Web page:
It's mayoral election year again in one of the world's greatest cities. At least, that's what yet another international survey conducted by people who don't have to live here tells us. Those people need to travel a bit.
Auckland has never wanted for mayors who have identified the city's problems and worked out solutions.
The problem now is that too many people want to live in too little space. The result is the city is increasingly occupied by the sort of people who can afford to live here - and are those the sort of people you want as your neighbours?
The solution is lots more medium-density housing. Mayors know this.
Unfortunately, Auckland has never had a mayor who has been able to convince the population that this is the solution and get their support for it.
And there's no chance of any improvement this year.
This time around the candidates include:
• Failed prime ministerial aspirant Phil Goff vying for the consolation prize in the twilight of his career.
• Former council policy analyst David Hay, who wants to change the voting process to the single transferrable vote system, because that's an issue really exercising Aucklanders.
• Stephen Berry, who wants you to be able to cut down as many trees on your property as you like and who flies under the banner "Affordable Auckland" so you know he has a sense of humour.
• Xero managing director Victoria Crone, who many think should be mayor because, you know, Xero's just awesome.
• Activist Penny Bright, because that's what she does.
• Mark Thomas, whose official bio says he once owned "a Metro Top 50 restaurant" and is open to a rates freeze and, presumably, the ensuing economic chaos.
• And, most recently, John Palino, who was in the middle of the smears and innuendo that fatally kneecapped Len Brown's incumbency.
Many of the already announced candidates have indicated it might be good to stop for a cup of tea and have a bit of a rethink about this whole Unitary Plan and medium-density business that an army of well-informed and competent people have spent a huge amount of time formulating.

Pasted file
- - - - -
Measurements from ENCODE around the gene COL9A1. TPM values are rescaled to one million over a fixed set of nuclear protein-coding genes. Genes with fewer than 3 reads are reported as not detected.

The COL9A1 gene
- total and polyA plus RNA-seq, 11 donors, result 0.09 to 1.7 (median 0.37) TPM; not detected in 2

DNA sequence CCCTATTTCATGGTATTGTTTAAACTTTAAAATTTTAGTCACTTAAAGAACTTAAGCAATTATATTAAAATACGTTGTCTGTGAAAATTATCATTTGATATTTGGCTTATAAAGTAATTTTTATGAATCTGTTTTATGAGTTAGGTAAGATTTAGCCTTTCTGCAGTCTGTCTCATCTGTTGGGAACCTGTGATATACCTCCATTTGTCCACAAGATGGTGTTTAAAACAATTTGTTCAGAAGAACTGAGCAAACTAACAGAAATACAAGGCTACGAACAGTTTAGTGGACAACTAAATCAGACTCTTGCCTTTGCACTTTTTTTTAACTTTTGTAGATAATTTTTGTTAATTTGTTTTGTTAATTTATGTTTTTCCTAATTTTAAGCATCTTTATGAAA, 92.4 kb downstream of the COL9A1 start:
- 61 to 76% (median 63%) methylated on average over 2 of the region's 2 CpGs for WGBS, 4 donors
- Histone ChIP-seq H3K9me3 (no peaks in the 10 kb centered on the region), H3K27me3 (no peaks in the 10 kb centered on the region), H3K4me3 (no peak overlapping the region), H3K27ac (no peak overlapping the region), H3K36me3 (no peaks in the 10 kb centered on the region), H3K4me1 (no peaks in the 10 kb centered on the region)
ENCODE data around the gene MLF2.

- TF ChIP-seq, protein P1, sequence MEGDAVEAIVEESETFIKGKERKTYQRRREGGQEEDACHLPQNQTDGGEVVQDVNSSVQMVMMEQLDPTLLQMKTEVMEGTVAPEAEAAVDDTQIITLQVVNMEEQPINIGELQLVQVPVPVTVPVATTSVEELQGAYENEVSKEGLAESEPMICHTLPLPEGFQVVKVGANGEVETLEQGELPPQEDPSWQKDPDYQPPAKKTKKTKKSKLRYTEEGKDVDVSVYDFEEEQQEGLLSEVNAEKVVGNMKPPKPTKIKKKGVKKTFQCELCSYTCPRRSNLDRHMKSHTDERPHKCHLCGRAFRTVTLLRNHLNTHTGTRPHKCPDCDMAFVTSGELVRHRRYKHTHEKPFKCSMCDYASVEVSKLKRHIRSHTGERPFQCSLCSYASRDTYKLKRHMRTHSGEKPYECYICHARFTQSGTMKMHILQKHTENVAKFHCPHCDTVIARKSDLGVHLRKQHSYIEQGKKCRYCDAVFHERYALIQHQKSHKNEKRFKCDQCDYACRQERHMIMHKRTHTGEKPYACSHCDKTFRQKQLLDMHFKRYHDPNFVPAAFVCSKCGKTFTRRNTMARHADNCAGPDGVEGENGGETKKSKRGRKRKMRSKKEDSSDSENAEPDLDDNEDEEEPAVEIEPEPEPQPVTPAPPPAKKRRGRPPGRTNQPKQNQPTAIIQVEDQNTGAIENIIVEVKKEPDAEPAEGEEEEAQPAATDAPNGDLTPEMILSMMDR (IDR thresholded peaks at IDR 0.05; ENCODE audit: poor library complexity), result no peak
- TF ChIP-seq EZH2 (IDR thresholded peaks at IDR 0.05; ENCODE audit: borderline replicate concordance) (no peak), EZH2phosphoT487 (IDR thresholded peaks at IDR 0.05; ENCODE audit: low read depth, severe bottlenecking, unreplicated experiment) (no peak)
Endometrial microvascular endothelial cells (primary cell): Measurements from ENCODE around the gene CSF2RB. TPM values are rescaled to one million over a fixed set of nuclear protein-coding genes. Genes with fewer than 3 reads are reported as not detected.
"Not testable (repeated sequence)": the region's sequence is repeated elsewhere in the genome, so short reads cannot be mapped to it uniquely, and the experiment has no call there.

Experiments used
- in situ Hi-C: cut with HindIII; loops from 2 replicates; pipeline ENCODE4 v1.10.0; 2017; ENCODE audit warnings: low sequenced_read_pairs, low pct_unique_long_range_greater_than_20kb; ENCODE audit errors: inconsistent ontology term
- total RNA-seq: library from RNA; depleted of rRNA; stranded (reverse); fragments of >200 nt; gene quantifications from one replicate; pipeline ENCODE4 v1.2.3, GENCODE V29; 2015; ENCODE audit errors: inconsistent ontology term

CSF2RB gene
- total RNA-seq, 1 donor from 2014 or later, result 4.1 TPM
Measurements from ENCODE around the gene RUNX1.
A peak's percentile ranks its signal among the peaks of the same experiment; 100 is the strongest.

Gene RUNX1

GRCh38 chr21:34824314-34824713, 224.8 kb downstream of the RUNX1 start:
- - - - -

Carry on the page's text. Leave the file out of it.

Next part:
I don't believe they think this because it is the right thing to do - although some will.
I believe they think this mainly because they don't want to risk losing votes from the incredibly vociferous Nimby-ists who oppose sensible measures to ensure Auckland's future as a great place to live because it might inconvenience them in the short term.
So, thanks to politics and the politicians' irresistible desire to be re-elected, whoever wins the baubles of office this year is almost certain to do nothing to fix the city's easily fixed problems.
Some say Auckland gets the mayor it deserves. I'd like to think that's yet to happen.
Have you had to endure Prince bores in your place of work since last Wednesday - going on about what a once-in-lifetime occasion it was and how it was worth every exorbitant cent?
I won't be one of them, but I do want to acknowledge the woman four seats along from me who stood and swung her poi to every song for the whole two hours. I bet he has never had that happen before.
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